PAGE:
Whoever bet 10 or 15 years ago that the CD’s days would be numbered due to technological advances lost. With the popularization of streaming, in fact, the silver disc’s market share has declined, but it is also true that it continues to be produced on a significant scale by independent artists, labels, and record companies. The reasons for the permanence of this media, considered by many to be obsolete, are varied, but basically they are a matter of personal interest.
The CD’s trajectory, fueled by the proliferation of platforms like Spotify and Deezer, hasn’t been one of linear decline. Between 2020 and 2021, according to the International Federation of the Phonographic Industry, the cookie showed a clear sign of resistance, with sales increasing by 139% in Brazil. Among physical media, CDs were the most commercialized in 2021.
with the power of pop
The number was boosted by major pop releases including albums from Adele, Taylor Swift, BTS and Olivia Rodrigo. For a while, Adele was one of the artists who fought the hardest to survive on physical media. In November 2015, he released the album “25” on CD only. Had to wait for seven months till it came on the digital platform. The strategy worked. The artist sold over 3 million copies in seven days, breaking a record.
Last year, CDs fluctuated to the downside. A report by the American Association of the Recording Industry showed that more than 41 million vinyl records were sold against 33 million CDs – for the first time since 1987, LPs were ahead in the rankings. Silver Biscuits registered a decline of 18% over the previous year. However, in 2023 the scenario reversed, with the market once again favoring DC.
Billboard data shows that sales in the first 10 weeks of this year were slightly ahead of 2022, rising from 6.8 million to 6.9 million CDs. Officials point to the more accessible price compared to vinyl, which typically exceeds R$150, as reasons for this improvement, and the fact that there are fewer production delays.
In addition, many artists often sell CDs as collectibles. Unlike vinyl, they are easier to transport to sell at shows. Guitarist Yamandu Costa and Portuguese singer Antonio Zambujo, who recently visited Brazilian cities on the “Musica Same Frontiers” tour, adopted a similar strategy to Adele’s.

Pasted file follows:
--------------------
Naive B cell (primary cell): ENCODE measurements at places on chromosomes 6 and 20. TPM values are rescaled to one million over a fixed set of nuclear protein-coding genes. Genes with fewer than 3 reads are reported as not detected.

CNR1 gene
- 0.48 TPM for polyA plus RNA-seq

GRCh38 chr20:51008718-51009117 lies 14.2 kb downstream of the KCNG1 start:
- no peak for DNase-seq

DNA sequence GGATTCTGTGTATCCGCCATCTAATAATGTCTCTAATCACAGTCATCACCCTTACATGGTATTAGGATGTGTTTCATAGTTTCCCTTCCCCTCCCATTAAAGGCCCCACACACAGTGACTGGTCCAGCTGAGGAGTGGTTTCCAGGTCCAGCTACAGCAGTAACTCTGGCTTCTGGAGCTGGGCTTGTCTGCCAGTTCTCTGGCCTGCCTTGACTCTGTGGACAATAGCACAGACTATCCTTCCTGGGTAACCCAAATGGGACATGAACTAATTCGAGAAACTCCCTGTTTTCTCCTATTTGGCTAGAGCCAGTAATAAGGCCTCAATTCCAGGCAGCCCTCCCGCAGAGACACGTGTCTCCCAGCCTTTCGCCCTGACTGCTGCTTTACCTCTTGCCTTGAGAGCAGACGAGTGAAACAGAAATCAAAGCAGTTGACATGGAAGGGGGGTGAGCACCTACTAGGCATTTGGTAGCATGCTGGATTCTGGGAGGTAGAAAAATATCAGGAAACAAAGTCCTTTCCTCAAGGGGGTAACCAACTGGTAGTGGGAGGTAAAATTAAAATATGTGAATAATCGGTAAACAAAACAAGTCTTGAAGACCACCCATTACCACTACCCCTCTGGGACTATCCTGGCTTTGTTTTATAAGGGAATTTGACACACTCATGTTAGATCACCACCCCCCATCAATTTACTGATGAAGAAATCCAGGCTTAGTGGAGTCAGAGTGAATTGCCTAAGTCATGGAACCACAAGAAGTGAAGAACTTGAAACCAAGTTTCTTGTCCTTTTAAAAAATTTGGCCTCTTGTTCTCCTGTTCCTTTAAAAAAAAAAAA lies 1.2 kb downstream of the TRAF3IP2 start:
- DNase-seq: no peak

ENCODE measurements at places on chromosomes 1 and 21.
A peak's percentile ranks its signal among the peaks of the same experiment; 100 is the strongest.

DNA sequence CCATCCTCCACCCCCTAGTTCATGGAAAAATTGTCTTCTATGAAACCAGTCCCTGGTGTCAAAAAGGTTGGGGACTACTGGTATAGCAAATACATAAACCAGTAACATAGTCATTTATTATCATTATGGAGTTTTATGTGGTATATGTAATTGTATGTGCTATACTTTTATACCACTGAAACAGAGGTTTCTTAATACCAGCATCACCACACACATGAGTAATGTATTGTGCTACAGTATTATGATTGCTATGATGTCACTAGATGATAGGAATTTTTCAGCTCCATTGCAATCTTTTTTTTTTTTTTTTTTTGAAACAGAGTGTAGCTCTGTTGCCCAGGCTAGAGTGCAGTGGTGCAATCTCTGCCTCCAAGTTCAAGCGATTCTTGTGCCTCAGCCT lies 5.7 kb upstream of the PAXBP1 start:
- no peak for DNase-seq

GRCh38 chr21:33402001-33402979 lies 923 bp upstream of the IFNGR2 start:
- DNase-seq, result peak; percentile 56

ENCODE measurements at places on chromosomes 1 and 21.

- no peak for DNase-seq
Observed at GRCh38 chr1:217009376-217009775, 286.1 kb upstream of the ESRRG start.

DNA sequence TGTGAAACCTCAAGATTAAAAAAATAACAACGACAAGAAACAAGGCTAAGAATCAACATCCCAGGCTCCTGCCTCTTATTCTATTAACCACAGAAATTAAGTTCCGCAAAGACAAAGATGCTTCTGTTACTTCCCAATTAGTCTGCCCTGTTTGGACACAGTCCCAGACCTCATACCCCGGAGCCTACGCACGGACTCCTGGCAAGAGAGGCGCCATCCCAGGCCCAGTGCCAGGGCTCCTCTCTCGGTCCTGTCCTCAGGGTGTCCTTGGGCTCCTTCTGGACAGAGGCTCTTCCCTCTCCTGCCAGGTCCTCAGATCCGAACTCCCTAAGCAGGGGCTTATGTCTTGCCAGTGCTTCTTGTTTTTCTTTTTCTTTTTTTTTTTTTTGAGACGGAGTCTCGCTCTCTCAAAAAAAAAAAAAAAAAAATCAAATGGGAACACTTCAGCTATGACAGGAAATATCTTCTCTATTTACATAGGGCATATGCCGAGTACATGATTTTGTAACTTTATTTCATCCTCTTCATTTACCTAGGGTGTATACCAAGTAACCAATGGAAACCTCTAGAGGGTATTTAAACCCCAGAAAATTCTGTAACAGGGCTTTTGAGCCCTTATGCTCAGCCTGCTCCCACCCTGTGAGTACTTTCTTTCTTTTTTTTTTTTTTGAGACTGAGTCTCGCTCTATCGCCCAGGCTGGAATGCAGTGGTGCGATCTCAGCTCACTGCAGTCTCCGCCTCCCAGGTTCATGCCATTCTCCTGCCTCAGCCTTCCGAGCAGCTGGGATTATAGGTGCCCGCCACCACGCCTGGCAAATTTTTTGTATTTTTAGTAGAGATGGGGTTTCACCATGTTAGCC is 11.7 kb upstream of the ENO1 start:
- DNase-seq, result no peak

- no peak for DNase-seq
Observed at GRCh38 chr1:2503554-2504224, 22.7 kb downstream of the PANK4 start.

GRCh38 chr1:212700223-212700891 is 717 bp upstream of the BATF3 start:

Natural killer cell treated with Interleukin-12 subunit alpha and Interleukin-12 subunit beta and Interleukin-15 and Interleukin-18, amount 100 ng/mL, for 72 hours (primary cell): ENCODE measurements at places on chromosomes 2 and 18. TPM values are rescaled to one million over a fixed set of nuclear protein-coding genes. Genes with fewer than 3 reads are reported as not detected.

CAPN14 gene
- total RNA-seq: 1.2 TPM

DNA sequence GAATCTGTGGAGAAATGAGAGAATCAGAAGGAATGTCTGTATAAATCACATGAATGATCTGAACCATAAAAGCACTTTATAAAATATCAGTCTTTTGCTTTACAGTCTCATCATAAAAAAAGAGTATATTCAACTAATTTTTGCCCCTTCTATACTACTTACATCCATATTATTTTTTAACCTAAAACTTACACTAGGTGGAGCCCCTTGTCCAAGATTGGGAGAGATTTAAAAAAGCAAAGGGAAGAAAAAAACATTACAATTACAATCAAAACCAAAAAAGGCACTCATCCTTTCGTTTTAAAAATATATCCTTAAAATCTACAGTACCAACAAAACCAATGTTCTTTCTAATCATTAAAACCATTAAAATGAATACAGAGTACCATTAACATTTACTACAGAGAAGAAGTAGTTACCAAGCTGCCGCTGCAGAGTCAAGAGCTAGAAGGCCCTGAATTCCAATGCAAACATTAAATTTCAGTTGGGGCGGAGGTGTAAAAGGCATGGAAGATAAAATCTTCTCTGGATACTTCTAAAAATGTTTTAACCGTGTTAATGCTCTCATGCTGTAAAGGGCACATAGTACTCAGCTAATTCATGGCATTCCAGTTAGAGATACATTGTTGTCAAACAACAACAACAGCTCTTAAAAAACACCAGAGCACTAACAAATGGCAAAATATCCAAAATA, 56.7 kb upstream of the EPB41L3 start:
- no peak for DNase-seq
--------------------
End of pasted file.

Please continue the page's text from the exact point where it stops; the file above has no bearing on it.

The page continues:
The duo recorded the album “Prenda Minha” derived from the show that passed through Belo Horizonte in the second half of June, and pressed a CD version to sell where they performed. In the capital of Minas Gerais, a huge queue formed to buy gifts with the right to autograph, as the musicians plan to make the work available on the streaming platform only in early 2024.
“This is a special edition, just for the Brazil tour, for us to sell at shows. A special project, special for our tour here in Brazil”, said Yamandu.
Sales at concerts are one of the reasons singer-songwriter Makali continues to produce CDs. These days, he promotes auditions with small groups of friends for his new album, “Triste Enropico,” which should be released soon.
“All my albums came on CD and ‘Triste Enropico’ will also come. In fact, I haven’t released it yet because the label only wanted to release it on platforms, and I don’t give away physical discs. I sell a lot of records at shows,” he says.
The ‘Broken’ Trilogy
Rapper Roger Defoe, who is also preparing a new album, “Allegoria da Paisaje”, does not hide his appreciation for the media and his desire to “shoot” in this format.
His debut solo album, “Etnographia Suburbana” (2019), came out on CD and contained a compact vinyl version, containing four of the eight tracks in the repertoire. The following work, “To Break Up Frontiers” (2021), came only on vinyl, in addition to being available on all platforms. Defoe hopes that the result of his “trilogy whose theme is the hood” will be realized in physical media.
“I still really like CDs, but the production cost is high considering the consumption. ‘Allegory of the Landscape’ will come out on vinyl, and I would like to release a CD version later. Everything will depend on the budget and how the demand will be”, he says.
Singer Paula Santoro has also recently released the album “Sumauma” on CD. There are many reasons to continue betting on this format, and they all agree in a way on the question of personal interest. Paula bakes cookies thinking of those people who still have CD players in their cars.